3rd Armored Brigade Combat Team Public Affairs, 4th Infantry Division
SWIETOSZOW, Poland Mortar teams from 4th Squadron, 10th Cavalry Regiment had the opportunity to utilize an indirect fire capability they aren't normally exposed to during recent training with their Polish counterparts.
Firing for the first time in Europe as they conducted their Mortar Training and Evaluation Program exercise on Feb. 9, the "Black Jack" squadron's mortar men incorporated an unmanned aerial system team from the Polish 23rd Field Artillery Regiment along with a fire support team (FST) from the Polish 10th Armored Cavalry Brigade.
"Integrating Polish unmanned aerial assets and a fire support team into our mortar training emerged after we began inquiring about possible training opportunities, and it enhanced the quality of training for our unit," said 1st Lt. Aaron Burnett, assistant fire support officer, 4th Sqdn, 10th Cav. Regt.
This training demonstrated a unique capability that Polish field artillery units possess that can augment the effectiveness of indirect fires for both U.S. and allied forces during combined operations. The Polish unmanned aircraft was used to spot and adjust indirect fires delivered by 4th Sqdn., 10th Cav. Regt.'s 120mm mortar sections.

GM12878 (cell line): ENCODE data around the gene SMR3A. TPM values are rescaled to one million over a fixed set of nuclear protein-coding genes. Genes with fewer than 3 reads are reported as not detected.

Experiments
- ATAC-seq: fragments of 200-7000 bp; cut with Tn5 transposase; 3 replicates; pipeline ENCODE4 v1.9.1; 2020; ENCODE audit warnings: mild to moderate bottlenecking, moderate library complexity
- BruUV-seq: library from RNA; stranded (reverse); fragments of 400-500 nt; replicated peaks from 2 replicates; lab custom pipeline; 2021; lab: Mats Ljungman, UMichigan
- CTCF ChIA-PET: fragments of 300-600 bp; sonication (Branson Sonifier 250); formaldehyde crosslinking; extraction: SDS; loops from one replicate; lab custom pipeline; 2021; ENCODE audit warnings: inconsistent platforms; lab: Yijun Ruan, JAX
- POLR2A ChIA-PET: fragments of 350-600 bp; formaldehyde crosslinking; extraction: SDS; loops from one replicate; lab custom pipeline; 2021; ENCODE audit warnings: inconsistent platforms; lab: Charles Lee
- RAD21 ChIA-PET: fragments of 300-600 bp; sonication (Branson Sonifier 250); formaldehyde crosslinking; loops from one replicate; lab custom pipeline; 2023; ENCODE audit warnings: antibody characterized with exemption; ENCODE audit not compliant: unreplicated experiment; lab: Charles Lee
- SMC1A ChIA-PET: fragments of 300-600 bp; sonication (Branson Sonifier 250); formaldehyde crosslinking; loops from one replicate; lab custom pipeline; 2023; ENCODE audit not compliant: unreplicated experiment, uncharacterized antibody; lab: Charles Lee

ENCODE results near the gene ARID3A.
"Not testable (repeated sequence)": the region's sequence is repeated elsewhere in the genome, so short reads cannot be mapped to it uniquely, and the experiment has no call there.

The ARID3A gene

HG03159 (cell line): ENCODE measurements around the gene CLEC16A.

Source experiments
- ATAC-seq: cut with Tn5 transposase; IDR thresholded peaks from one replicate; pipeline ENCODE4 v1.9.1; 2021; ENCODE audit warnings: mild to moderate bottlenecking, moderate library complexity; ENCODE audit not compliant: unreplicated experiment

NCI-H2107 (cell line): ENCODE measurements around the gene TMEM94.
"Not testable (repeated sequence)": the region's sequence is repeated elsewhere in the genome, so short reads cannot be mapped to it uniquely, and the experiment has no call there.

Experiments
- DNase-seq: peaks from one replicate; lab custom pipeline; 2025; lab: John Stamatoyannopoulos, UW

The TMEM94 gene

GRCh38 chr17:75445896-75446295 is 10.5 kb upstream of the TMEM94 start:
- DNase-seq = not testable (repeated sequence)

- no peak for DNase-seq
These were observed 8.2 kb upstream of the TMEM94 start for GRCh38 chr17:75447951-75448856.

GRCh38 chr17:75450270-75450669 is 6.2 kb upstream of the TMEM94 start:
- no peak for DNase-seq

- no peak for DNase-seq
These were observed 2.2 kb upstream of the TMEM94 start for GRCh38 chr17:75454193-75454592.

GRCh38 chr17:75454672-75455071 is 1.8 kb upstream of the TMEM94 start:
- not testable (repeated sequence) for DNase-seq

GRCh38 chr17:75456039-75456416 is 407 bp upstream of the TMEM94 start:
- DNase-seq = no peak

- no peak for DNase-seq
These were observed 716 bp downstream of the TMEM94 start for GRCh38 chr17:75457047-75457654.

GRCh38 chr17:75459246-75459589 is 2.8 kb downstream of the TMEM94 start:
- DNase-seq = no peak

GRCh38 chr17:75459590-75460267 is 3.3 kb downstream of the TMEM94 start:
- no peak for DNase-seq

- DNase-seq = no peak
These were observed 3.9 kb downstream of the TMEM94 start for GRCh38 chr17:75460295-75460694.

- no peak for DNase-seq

"The process of taking the pictures, measuring the distance between the round and the target, and communicating the spotting to the squadron fire support element happened in a matter of seconds," said Capt. Daniel Allison, fire support officer (FSO) for 4th Sqdn., 10th Cav. Regt. "Having such timely and accurate observations can be critical in combat situations."
Identifying foreign capabilities such as these is vital to ensuring that U.S. forces can operate seamlessly with other members of NATO, Allison said.
The Black Jacks deployed to Europe with the 3rd Armored Brigade Combat Team, 4th Infantry Division, from Fort Carson, Colorado, as part of Atlantic Resolve. Since arriving in early January, the 3/4 ABCT has prepared to operate side by side with allies to deter possible aggression by virtue of a persistent presence in eight central and eastern European countries.
The 4th Sqdn., 10th Cav. Regt. has been at the center of these efforts with the Polish 11th Armored Cavalry Division.
"The Poles are very eager to train and their years of experience come to fruition when discussing adjustment techniques and American fires procedures," said Sgt. Corey Daws, a FST chief for Troop B. "The language of fire support is almost universal, and the Polish are highly competent professionals. It's a pleasure to work with them."